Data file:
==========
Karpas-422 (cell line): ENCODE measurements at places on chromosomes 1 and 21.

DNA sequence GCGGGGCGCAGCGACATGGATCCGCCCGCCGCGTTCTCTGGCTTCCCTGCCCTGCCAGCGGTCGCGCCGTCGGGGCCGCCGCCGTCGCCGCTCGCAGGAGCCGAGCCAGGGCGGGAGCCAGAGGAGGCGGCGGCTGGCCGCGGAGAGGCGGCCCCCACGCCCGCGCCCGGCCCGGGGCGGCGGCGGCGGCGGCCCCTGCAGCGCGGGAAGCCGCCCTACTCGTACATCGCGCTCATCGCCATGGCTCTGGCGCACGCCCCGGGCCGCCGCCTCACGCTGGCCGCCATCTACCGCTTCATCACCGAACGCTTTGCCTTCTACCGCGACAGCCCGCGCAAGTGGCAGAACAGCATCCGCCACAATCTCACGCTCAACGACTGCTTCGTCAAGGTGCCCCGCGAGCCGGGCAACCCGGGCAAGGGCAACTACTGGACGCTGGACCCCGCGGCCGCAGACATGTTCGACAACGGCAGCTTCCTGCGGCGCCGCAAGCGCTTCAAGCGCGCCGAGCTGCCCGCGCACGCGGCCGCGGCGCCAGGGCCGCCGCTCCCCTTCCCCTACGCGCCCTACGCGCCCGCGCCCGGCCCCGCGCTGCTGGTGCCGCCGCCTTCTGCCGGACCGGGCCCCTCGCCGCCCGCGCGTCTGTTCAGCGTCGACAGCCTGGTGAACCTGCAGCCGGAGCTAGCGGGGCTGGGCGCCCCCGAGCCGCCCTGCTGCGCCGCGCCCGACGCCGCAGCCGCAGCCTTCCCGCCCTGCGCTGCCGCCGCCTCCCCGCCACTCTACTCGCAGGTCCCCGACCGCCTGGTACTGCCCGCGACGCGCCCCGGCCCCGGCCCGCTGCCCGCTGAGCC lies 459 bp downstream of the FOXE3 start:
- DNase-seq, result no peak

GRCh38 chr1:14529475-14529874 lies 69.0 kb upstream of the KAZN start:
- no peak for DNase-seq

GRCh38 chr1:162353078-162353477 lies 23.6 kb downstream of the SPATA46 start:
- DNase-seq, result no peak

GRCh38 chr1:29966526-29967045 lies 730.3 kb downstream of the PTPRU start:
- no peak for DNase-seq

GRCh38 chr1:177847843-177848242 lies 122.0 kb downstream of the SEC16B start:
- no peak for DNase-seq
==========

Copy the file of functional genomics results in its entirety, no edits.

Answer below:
Karpas-422 (cell line): ENCODE measurements at places on chromosomes 1 and 21.

DNA sequence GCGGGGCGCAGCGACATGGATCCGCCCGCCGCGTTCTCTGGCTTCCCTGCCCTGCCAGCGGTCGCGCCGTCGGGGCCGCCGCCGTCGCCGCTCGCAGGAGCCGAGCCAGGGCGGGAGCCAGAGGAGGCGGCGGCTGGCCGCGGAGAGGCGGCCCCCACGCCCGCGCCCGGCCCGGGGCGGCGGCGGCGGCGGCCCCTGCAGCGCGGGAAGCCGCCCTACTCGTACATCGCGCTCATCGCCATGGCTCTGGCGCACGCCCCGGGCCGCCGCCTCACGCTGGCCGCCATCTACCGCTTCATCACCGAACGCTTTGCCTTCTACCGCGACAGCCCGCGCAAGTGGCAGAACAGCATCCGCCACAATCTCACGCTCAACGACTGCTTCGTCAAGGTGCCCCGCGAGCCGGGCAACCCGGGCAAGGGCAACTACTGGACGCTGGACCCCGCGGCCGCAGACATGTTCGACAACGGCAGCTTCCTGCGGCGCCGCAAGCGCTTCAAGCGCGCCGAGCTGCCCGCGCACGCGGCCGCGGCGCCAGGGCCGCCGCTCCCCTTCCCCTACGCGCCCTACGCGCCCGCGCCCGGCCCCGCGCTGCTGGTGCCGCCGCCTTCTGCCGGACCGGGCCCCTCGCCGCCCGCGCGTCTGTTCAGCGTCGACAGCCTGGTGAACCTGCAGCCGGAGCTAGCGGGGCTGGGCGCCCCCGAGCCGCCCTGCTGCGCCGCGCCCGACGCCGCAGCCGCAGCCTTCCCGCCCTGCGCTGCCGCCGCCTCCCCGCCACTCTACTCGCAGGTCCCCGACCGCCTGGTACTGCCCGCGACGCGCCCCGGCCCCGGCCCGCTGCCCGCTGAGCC lies 459 bp downstream of the FOXE3 start:
- DNase-seq, result no peak

GRCh38 chr1:14529475-14529874 lies 69.0 kb upstream of the KAZN start:
- no peak for DNase-seq

GRCh38 chr1:162353078-162353477 lies 23.6 kb downstream of the SPATA46 start:
- DNase-seq, result no peak

GRCh38 chr1:29966526-29967045 lies 730.3 kb downstream of the PTPRU start:
- no peak for DNase-seq

GRCh38 chr1:177847843-177848242 lies 122.0 kb downstream of the SEC16B start:
- no peak for DNase-seq